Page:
New Delhi: Why the “tearing hurry” or “haste” in appointing former Indian Administrative Service (IAS) officer Arun Goel to the post of Election Commissioner, the Supreme Court asked the central government Thursday.
As arguments concluded on a bunch of petitions calling for an independent and transparent mechanism to appoint election commissioners, the top court kept asking questions on the selection process that the government followed in the case of Goel.
In the same breath, Justice K.M. Joseph, who led the Constitution bench, clarified that his query was not to start a confrontation with the government.
The court also enquired how Law Minister Kiren Rijiju shortlisted the four names that were then submitted to the prime minister for approval.
Goel, a 1985-batch IAS officer of the Punjab cadre who was among the four candidates, was appointed as election commissioner on 21 November — three days after he took voluntary retirement from service. He was due to retire on 31 December.
After perusing Goel’s appointment file, the bench remarked that the entire process, including the evaluation of candidates and Goel’s selection, was completed within 24 hours.
The court had sought Goel’s file after hearing that he was appointed three days after his resignation.
“This (file) was moved on 18 November, then the names were examined. Then the Prime Minister comes in.. is it (usually) done in such haste? With such tearing urgency?” Justice Joseph asked Attorney General R. Venkataramani, who appeared for the Centre.
The judge also felt the appointment was not according to The Chief Election Commissioner And Other Election Commissioners (Conditions of Service) Act, 1991, which mandates that each poll panel member “shall hold office for six years”.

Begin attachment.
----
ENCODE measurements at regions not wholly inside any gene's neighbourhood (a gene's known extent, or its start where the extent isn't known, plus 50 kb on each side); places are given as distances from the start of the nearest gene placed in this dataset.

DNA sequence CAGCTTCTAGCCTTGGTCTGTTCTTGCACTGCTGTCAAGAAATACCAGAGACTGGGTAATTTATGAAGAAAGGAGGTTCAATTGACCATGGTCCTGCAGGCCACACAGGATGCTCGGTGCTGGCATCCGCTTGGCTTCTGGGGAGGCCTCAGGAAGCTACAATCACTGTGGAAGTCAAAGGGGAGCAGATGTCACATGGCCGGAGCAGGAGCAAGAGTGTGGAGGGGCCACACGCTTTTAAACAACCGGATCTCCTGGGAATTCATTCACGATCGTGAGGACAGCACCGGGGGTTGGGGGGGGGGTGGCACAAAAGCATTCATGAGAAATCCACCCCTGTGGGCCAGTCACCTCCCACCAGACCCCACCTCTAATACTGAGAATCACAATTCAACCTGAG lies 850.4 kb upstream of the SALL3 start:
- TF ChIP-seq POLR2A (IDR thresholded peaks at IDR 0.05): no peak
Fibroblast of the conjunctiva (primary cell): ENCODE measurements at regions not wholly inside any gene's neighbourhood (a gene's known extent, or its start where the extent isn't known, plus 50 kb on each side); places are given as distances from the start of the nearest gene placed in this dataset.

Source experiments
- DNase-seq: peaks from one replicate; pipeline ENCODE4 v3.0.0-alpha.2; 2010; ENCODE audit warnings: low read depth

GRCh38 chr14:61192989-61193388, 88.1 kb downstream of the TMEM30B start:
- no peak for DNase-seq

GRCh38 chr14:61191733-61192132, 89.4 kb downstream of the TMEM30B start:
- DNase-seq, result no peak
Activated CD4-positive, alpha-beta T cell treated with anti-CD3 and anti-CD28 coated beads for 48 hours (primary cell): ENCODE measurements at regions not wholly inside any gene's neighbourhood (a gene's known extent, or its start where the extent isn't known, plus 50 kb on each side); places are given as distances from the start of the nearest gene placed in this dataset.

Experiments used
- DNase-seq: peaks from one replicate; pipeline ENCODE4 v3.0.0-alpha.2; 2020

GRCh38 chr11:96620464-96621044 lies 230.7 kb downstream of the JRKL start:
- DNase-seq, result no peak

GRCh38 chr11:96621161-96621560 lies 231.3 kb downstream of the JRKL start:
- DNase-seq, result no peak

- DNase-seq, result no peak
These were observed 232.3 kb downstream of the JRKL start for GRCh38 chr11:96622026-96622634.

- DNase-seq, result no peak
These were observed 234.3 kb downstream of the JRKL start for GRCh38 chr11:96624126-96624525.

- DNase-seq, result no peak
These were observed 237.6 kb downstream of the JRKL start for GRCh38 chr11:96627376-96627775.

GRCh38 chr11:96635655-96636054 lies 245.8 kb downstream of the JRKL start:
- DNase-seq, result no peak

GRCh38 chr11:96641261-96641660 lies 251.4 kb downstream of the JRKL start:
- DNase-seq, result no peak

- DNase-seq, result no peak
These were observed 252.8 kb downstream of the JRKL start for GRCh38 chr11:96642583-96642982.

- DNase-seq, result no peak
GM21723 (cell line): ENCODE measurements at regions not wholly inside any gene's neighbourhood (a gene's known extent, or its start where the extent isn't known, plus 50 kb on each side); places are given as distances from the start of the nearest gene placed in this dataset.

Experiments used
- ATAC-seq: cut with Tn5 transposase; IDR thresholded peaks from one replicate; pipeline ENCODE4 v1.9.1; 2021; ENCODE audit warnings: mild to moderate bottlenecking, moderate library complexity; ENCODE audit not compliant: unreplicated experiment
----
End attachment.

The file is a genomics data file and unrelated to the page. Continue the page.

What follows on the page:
By shortlisting candidates who have less time to retire, the government was flouting the law, Justice Joseph added.
On his part, Venkataramani resisted judicial scrutiny of the appointment and said there was no “trigger point”, inviting the top court’s intervention in the current system to select an election commissioner.
He said in his opinion, the court could only fill the gaps, if any exist, adding that these “gaps cannot be imputed in an abstract way,” as done by the petitioner. “There is a process (for an appointment). There is a convention. There is a method,” he contended.
Rebutting the arguments, senior advocate Gopal Sankaranarayanan, appearing for one of the petitioners, said there were many judgments where the top court rolled out guidelines without there being “a trigger point”.
With both sides closing down arguments, the bench reserved its verdict on the batch of petitions that suggested a Collegium-like system used to appoint judges to select Election Commissioners.
The top court is currently hearing petitions that have mooted the involvement of the Chief Justice of India in the selection process to insulate the Election Commissioner’s office from political influence.
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Court expresses ‘worry, anxiety’ over appointment